Australia- Just as boring and forgettable as any other Australian exhibit. A decent but generic habitat has kangaroos and emus while cassowaries have a standard yard. An amphibian center is in the building that used to house koalas.

    Poor

    Great Apes of the World- Possibly the worst complex opened at a major zoo in the past 20 years. A gorilla exhibit is definitely large enough but awful in terms of naturalism and enrichment. It basically is a barren grassland with a godawful ugly gray backdrop. A few palm trees and one or two termite mounds are found but this does not make up for the sparsity of vegetation and shocking lack of enrichments found. Bonobos live in a smaller similar habitat next door with very few enrichments or climbing opportunities. Both of these habitats are in need of overhaul or drastic renovation. Siamangs live in a tall cage, mandrills inhabit an average open enclosure and lemurs have a so-so island. For it being only around 18 years old this complex is shockingly weak and frankly quite ugly and devoid of enrichment for the primates. The zoo’s Achilles heel.

    The Jacksonville Zoo is one of the best zoos in the southeast and has a shot at being a top 20 zoo in the nation. The Range of the Jaguar, Land of the Tiger and Giraffe Overlook are brilliant and most of the rest of the zoo is at least average. If they improve the apes area and add a new exhibit this zoo could be even better.
     
  2. snowleopard

    snowleopard Well-Known Member Premium Member

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    Thanks for taking the time to type up another review and I'm enjoying them immensely as I am in constant agreement. Jacksonville likely does have the #1 South American zone of any American zoo but another candidate for that kind of list would be the little-known Alexandria Zoo in Louisiana. Here is what I wrote about one section of that facility in the summer of 2015:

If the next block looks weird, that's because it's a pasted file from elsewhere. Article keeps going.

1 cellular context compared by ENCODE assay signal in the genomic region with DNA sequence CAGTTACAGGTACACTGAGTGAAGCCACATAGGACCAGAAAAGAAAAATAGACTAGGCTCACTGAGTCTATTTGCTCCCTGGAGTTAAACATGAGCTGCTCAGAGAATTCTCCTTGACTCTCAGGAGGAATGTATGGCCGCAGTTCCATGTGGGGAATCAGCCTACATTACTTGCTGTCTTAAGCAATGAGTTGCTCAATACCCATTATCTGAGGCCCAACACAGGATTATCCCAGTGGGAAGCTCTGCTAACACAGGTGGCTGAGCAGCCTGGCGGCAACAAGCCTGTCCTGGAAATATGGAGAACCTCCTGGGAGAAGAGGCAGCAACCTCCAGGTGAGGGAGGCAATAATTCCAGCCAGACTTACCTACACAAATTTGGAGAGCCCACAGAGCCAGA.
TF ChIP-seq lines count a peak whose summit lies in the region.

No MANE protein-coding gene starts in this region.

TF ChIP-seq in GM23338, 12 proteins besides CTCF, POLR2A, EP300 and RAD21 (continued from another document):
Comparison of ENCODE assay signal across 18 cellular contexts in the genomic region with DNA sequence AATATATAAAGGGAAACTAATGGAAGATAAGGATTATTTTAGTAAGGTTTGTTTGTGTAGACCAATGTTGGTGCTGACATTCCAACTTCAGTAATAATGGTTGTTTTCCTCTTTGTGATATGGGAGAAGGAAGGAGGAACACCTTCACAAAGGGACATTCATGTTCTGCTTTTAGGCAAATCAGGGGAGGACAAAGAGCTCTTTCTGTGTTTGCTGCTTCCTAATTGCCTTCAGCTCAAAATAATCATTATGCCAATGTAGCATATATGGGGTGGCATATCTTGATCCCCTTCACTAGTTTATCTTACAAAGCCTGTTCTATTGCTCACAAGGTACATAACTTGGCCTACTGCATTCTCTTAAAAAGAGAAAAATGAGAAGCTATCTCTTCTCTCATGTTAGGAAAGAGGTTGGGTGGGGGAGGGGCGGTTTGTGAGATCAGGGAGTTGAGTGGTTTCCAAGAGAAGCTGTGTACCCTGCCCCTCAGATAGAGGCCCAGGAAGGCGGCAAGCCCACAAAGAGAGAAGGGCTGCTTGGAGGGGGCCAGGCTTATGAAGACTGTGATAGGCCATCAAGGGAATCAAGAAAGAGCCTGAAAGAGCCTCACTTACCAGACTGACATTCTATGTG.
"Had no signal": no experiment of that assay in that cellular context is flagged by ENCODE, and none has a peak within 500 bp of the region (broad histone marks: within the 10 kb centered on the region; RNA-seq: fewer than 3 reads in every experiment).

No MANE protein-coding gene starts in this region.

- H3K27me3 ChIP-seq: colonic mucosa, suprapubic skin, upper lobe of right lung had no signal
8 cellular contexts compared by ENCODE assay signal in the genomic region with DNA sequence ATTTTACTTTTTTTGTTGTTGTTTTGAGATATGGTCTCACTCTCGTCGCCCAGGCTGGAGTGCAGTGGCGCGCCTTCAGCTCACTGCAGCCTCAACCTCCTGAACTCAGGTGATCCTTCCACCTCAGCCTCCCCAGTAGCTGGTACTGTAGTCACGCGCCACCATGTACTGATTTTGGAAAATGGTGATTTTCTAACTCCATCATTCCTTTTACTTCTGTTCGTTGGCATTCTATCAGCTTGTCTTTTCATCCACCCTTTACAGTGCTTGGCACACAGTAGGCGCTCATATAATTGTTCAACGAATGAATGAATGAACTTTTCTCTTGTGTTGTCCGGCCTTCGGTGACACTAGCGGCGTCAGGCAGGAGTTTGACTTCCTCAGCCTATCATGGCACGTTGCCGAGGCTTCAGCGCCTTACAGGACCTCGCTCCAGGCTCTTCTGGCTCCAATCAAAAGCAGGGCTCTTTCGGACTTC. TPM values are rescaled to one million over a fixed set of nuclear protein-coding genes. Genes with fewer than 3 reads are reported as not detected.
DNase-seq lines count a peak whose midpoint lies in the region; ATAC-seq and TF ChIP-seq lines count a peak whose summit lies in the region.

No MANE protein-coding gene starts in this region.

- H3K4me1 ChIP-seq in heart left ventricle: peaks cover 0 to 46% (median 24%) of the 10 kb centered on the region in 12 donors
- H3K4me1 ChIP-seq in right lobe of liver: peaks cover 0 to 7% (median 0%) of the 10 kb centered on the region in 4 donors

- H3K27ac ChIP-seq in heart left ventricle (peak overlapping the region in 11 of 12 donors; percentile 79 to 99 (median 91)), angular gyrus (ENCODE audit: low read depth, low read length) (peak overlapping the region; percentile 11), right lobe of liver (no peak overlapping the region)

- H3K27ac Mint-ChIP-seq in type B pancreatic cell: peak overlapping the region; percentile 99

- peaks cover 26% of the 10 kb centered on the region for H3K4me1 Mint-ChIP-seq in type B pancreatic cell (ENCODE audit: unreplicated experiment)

Alexandria Zoo: Land of the Jaguar opened in 2013 and several new species were incorporated into a stellar South American section that is one of the best of its kind in the country. The species list from that continent is very impressive: Andean Bear, Jaguar, Ocelot, Giant Anteater, Brazilian Tapir, Capybara, Patagonian Cavy, Red Rumped Agouti, Tayra, Bush Dog, Maned Wolf, Coati, Black Howler Monkey, Squirrel Monkey, Golden Lion Tamarin, Cotton Top Tamarin, American Crocodile, Broud-Snouted Caiman, Galapagos Tortoise, Andean Vulture, King Vulture, Chilean Flamingo and several other bird species. The sheer volume of South American animals, all in mainly decent exhibits, is quite astonishing for a fairly small zoo.
     
  3. m30t

    m30t Well-Known Member

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    Thank you for all of these excellent reviews GraysonDP! I'm planning a spring zoo road-trip and these reviews are very helpful on deciding which zoos to include/exclude.
     
  4. GraysonDP

    GraysonDP Well-Known Member

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    Where are you thinking of going? In May for my college graduation I'm going on a road trip to Indianapolis, Louisville, Saint Louis, Kansas City and Omaha.
     
  5. m30t

    m30t Well-Known Member

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    That sounds like a great trip. I did Columbus, Cincinnati, Saint Louis, Kansas City, Omaha and Brookfield last summer. I'm thinking of starting at North Carolina, then maybe Riverbanks, Atlanta, several of the Florida zoos, New Orleans, possibly Dallas if the new hippo exhibit is finished and then Memphis. I live in Toronto so it's a bit of a drive to start/finish, and I'm still unsure of the timing but thinking April/May.